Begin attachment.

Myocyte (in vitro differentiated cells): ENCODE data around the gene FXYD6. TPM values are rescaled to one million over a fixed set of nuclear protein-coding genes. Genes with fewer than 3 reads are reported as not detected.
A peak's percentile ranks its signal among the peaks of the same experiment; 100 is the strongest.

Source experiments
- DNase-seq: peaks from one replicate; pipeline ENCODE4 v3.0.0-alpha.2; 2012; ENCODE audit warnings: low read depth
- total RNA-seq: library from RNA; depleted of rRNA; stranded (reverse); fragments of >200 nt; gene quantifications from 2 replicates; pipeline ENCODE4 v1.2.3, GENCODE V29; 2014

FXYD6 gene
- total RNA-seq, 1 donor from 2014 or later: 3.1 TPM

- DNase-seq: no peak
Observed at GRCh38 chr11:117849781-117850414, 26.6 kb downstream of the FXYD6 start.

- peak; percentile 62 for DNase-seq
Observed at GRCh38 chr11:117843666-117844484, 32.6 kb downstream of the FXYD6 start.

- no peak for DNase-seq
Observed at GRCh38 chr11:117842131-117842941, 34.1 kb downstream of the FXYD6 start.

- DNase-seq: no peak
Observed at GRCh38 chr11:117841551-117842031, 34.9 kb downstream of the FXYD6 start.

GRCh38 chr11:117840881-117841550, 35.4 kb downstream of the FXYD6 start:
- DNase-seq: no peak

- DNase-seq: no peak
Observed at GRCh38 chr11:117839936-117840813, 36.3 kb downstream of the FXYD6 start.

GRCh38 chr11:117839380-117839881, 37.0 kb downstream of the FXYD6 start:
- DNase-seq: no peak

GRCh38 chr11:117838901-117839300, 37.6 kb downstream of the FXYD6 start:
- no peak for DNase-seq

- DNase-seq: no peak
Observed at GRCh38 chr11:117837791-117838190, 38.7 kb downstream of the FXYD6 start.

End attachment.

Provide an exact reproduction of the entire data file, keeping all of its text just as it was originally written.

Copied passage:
Myocyte (in vitro differentiated cells): ENCODE data around the gene FXYD6. TPM values are rescaled to one million over a fixed set of nuclear protein-coding genes. Genes with fewer than 3 reads are reported as not detected.
A peak's percentile ranks its signal among the peaks of the same experiment; 100 is the strongest.

Source experiments
- DNase-seq: peaks from one replicate; pipeline ENCODE4 v3.0.0-alpha.2; 2012; ENCODE audit warnings: low read depth
- total RNA-seq: library from RNA; depleted of rRNA; stranded (reverse); fragments of >200 nt; gene quantifications from 2 replicates; pipeline ENCODE4 v1.2.3, GENCODE V29; 2014

FXYD6 gene
- total RNA-seq, 1 donor from 2014 or later: 3.1 TPM

- DNase-seq: no peak
Observed at GRCh38 chr11:117849781-117850414, 26.6 kb downstream of the FXYD6 start.

- peak; percentile 62 for DNase-seq
Observed at GRCh38 chr11:117843666-117844484, 32.6 kb downstream of the FXYD6 start.

- no peak for DNase-seq
Observed at GRCh38 chr11:117842131-117842941, 34.1 kb downstream of the FXYD6 start.

- DNase-seq: no peak
Observed at GRCh38 chr11:117841551-117842031, 34.9 kb downstream of the FXYD6 start.

GRCh38 chr11:117840881-117841550, 35.4 kb downstream of the FXYD6 start:
- DNase-seq: no peak

- DNase-seq: no peak
Observed at GRCh38 chr11:117839936-117840813, 36.3 kb downstream of the FXYD6 start.

GRCh38 chr11:117839380-117839881, 37.0 kb downstream of the FXYD6 start:
- DNase-seq: no peak

GRCh38 chr11:117838901-117839300, 37.6 kb downstream of the FXYD6 start:
- no peak for DNase-seq

- DNase-seq: no peak
Observed at GRCh38 chr11:117837791-117838190, 38.7 kb downstream of the FXYD6 start.